Five Star Stay!

The Waldorf Astoria opened a new hotel in New Orleans this month. The Roosevelt Hotel, "Originally one of the South’s first grand hotels” underwent a $145 million restoration, which “has returned The Roosevelt to its place as the premier luxury hotel in New Orleans".

I didn’t really know the history of this hotel, so I decided to do a little research. Apparently, the hotel was built by Louis Grunewald, a German immigrant, and it opened as The Grunewald in 1893. In 1908, 400 rooms were added, and in 1923 it changed to the Roosevelt in honor of former president
Theodore Roosevelt. It was the Roosevelt for 40 years before it was acquired by Fairmont Hotels and Resorts in 1965. It remained The Fairmont until 2005, when it was damaged by the storm. And today, the Roosevelt returns. It just re-opened July 1st and as it is (re)new, they are having marvelous summer deals. And, thankfully for me, it is a Hilton partner, which means not only do I get to enjoy a beautiful hotel, but I get points for staying there! Double score. So I decided to go and check it out.

It’s very nice, all done up in gilt and brocade with wide hallways and high ceilings. The staff is nice but not snooty; the rooms are tastefully done and the towels are the softest I have ever used. There are a few kinks that they need to work out as a new hotel – there were still tags on some of the furnishings; the refrigerator still had it’s EnergyStar sticker on it; There is only one trash can and it was not in the bathroom. But the soap leaves you smelling like lemon all day long and the sheets make you want to skip work and sleep all day.

A few more interesting facts: A suite on the 12th floor of The Roosevelt was (corrupt?) Governor
Huey P. Long’s residence when he was in Louisiana. When the hotel was The Grunewald, it was home to The Cave, which is considered by some to be the first nightclub in the United States. The Fairmont was known for the Sazerac Bar and the Sazerac Room for the finest dining. So yesterday, we went to find out if it lived up to its fame.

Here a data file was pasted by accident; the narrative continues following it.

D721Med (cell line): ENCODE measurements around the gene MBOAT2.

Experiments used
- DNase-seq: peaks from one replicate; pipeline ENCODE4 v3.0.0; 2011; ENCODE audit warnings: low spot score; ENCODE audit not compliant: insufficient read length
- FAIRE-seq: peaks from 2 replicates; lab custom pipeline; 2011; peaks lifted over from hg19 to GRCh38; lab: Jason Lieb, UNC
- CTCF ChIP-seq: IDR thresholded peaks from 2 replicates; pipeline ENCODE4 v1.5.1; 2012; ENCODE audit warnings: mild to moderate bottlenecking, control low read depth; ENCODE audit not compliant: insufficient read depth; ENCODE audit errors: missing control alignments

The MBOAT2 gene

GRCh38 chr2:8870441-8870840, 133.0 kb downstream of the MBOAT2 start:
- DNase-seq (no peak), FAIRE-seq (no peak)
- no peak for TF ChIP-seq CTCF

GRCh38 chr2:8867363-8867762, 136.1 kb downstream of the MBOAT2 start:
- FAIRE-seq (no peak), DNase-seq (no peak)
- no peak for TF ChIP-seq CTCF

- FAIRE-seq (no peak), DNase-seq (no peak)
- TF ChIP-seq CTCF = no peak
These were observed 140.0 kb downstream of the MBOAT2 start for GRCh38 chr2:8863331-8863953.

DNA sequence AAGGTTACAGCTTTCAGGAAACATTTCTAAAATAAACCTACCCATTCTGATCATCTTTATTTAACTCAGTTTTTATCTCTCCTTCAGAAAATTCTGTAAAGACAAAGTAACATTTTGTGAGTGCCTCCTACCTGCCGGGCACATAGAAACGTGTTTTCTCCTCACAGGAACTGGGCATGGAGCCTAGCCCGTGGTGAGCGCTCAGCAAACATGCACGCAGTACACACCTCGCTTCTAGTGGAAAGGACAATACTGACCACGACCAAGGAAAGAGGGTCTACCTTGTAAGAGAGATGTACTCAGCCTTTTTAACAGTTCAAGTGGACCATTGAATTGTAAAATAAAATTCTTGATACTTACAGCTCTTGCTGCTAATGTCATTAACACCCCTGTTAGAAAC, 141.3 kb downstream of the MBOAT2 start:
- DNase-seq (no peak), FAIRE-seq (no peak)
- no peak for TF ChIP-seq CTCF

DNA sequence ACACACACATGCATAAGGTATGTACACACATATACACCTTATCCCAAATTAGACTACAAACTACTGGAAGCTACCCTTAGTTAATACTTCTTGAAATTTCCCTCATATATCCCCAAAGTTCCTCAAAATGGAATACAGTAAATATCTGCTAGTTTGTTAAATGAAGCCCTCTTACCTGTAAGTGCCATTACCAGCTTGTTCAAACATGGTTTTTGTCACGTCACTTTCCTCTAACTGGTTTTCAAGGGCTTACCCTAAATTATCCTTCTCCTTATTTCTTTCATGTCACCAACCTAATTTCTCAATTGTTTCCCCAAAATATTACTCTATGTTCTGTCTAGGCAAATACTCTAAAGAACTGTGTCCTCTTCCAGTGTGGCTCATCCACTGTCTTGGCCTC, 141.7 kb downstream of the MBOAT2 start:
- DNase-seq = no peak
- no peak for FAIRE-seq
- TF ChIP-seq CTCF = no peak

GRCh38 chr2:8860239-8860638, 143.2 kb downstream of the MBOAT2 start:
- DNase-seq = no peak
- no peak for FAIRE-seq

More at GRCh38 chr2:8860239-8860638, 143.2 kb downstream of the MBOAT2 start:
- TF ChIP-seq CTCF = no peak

Sazerac is a cocktail made from whisky, bitters and absinthe. It is purported to be the first cocktail in the United States (a lot of firsts here today!) We had to have one, since we were in the Sazerac Room. It tasted to me like slightly licorice-tasting whisky. Not too bad though. See below (taken from Wikipedia)

ServedStraight up; without ice
Standard garnish
Lemon peel
Standard drinkware

Old fashioned glass
Commonly used ingredients
1 1/2 ounces
Sazerac Rye whiskey
Three dashes
Peychaud's Bitters
One sugar cube or
simple syrup
1/4 ounce
One old fashioned glass is packed with ice. In a second old fashioned glass, a sugar cube and 3 dashes of Peychaud's Bitters are muddled. The Rye Whiskey is then added to the sugar/Bitters mixture. The ice is emptied from the first old fashioned glass and the Absinthe is poured into the glass and swirled to coat the sides of the glass. Any excess Absinthe is discarded. The Rye-Sugar-Bitters mixture is then poured into the Absinthe coated glass and the glass is garnished with a lemon peel.
Originally, the Sazerac was made and served in an
egg cup called a coquetier.

Next was dinner – we came for the
Foie Gras and it did not disappoint. My second favorite was the surf and turf, which was cooked to perfection and flavored just enough. Dessert was bread pudding, which had fresh fruit and a little bit of vanilla ice cream. All in all, it was a wonderful dinner. The waiter was nice, not in your face, but there when you needed him. There was a live “band” (one man) which was pleasant and not too loud.

So, overall, the Roosevelt has it all – class, charm, history, nice sheets and great dessert to boot!
Five stars really does mean five stars!


Kill The Wabbit

I went on an unofficial rabbit hunt, in order to stop the beasts from eating all the vegetables in the garden. With a 22, I shot a poor little rabbit. Then I skinned him from head to tail (it was easier than I thought it would be to take off the fur) and then....we ate him! Delicious! However, skinned rabbit smells like death; I don't really like it that much. But once cooked, all smells of death abate. Anyway, this is a photo of me and the poor headless, skinless bunny.
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